high impact/widespread media should absolutely be held to a different standard of conduct than low impact/low spread media - specifically, a higher, more strenuous level of social responsibility - because they have a greater chance of uncritically bolstering harmful cultural messages and injuring marginalized people suffering under those messages.
by comparison, fanworks will always have an extremely limited impact and spread. ‘censoring dangerous content’ is, in aggregate, a weak pretext/excuse for launching campaigns of harassment and cyberbullying against fanwork creators for expressing less than happy feelings or thoughts.
however, censorship - even with the best of intentions - tends to have two major negative effects:
opposition effect tends to kick in. if something is censored, a certain kind of person will seek it out simply because it’s censored. And then because it’s censored, they will approach it without any more education about it than ‘this is so awful we can’t talk about it’ - which means they will be defenseless when they encounter the content itself.
I am therefore extremely wary of completely censoring content because people find it distasteful or harmful. I would rather the content be clearly warned for and kept away from audiences too young to handle it, but allowed to exist so that people can talk about why it’s distasteful or harmful.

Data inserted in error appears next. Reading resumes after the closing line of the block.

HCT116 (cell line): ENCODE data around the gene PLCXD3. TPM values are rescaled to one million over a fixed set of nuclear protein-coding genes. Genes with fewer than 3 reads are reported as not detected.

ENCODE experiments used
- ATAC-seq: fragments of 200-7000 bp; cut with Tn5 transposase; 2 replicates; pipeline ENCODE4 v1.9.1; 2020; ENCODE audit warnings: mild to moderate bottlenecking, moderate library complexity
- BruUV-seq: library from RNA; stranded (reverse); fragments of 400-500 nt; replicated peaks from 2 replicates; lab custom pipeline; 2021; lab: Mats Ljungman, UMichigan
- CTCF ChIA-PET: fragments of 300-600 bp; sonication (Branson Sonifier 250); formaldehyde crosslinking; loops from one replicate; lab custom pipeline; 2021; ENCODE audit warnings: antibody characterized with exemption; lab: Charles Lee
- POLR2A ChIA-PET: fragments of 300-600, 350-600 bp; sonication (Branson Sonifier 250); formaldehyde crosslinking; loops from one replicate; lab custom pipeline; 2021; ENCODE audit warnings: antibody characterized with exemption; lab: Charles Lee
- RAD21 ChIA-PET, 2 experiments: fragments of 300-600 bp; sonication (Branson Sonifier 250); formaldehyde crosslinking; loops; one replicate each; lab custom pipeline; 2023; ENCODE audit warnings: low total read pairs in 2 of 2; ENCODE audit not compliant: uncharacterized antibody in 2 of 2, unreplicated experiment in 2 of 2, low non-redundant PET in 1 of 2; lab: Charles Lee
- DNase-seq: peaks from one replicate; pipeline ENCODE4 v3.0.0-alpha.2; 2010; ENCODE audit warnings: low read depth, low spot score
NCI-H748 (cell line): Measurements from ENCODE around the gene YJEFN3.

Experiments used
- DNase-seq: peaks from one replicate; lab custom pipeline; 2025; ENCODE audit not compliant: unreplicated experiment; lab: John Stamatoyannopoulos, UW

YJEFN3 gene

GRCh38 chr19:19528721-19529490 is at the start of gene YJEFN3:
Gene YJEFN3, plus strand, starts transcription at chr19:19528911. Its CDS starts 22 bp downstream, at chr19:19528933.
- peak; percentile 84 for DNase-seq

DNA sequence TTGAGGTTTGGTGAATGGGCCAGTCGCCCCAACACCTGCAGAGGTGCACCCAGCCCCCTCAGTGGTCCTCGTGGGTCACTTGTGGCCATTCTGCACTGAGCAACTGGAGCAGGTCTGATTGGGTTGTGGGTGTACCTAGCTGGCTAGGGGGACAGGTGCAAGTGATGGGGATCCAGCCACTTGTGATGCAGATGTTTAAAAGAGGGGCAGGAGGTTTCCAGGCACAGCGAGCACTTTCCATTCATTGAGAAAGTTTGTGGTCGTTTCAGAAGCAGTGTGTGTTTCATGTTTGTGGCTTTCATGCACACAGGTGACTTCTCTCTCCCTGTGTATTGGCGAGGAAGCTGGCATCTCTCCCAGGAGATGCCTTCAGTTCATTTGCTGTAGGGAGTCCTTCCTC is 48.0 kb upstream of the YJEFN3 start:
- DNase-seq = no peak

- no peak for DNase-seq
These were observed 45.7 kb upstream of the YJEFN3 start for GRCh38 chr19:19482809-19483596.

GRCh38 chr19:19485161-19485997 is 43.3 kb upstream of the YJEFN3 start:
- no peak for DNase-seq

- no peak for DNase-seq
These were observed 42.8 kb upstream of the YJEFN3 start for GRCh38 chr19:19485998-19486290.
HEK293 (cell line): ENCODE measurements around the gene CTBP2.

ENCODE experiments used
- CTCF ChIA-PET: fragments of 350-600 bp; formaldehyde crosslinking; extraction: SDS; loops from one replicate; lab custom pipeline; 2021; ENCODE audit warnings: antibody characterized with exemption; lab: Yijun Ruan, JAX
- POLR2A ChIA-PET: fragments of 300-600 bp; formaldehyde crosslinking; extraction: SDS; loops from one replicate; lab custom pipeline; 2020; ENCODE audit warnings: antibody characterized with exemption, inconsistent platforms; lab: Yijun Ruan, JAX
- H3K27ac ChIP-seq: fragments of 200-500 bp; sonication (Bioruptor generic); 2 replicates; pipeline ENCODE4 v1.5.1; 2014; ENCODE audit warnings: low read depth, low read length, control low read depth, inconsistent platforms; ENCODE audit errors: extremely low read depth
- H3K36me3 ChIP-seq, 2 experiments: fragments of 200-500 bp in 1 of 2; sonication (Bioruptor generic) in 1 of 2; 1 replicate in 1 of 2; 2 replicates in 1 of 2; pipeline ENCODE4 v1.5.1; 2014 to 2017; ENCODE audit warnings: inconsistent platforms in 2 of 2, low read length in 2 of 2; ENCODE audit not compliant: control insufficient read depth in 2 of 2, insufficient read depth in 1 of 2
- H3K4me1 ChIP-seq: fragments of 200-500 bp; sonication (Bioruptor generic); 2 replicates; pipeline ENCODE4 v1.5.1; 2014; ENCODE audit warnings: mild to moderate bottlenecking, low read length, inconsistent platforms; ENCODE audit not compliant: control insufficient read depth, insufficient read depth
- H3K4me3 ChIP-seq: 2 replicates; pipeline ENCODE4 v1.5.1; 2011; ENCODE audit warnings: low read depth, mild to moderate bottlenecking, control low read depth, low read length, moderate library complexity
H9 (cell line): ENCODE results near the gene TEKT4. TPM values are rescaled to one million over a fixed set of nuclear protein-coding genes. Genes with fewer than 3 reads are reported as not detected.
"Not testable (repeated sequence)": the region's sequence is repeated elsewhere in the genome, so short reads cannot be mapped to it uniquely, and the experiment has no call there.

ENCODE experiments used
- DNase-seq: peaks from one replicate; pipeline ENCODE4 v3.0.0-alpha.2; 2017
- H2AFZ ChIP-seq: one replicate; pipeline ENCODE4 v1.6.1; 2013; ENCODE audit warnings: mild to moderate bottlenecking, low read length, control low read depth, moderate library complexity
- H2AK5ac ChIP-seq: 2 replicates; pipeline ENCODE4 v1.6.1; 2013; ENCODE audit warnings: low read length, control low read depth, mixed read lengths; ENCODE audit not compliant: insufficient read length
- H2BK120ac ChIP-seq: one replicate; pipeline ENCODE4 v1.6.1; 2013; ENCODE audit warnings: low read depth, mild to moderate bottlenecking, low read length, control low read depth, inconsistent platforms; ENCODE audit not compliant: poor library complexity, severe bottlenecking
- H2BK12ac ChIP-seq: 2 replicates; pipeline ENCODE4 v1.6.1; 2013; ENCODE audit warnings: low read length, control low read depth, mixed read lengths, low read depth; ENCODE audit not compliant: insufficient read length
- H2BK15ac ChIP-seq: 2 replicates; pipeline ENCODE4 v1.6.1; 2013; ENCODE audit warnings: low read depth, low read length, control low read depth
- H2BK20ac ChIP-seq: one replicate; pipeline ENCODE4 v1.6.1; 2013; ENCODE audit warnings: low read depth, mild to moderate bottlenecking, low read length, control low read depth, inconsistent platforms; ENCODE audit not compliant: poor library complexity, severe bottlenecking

it actually so happens that - at least in the US - TV networks have decency standards they adhere to in what they allow to be broadcast, and movies that want a mainstream release have to first have their film rated by the MPAA*. So in the US, we actually already censor TV and limit movie releases for being too obscene or gross or sexual in some degree. so on that note:
if a censorship or limited-spread board is put in place for evaluating high-spread/high-impact media, the process should be fully transparent. The reasons for censorship should be publicly available and the board members should be public figures that must fully explain and defend their decisions for or against censoring a work.
and as ever: education and appropriate warnings on content are more effective than censorship in protecting people from dark shit.
*it’s not technically a requirement to get an MPAA rating, but a lot of movie theaters won’t show movies that don’t have an MPAA rating. And the MPAA can’t technically completely censor a movie, but they can slap it with the heavily-limiting ‘NC-17′ rating, which prevents anyone under the age of 17 from legally seeing the movie in theaters. by limiting its audience and the number of theaters that will carry it, the MPAA can single-handedly kill a film’s spread. Unfortunately, they don’t use this to stop racist or anti-LGBT/queer content from escaping into the mainstream but to protect us from witnessing female orgasms. (what would we do without them!?)
I have lived through many ages, through the eyes of salmon, deer, and wolf. I have seen the Northmen invading Ireland, destroying all in search of gold. I’ve seen suffering in the darkness. Yet I have seen beauty thrive in the most fragile of places. I have seen the book. The book that turned darkness into light.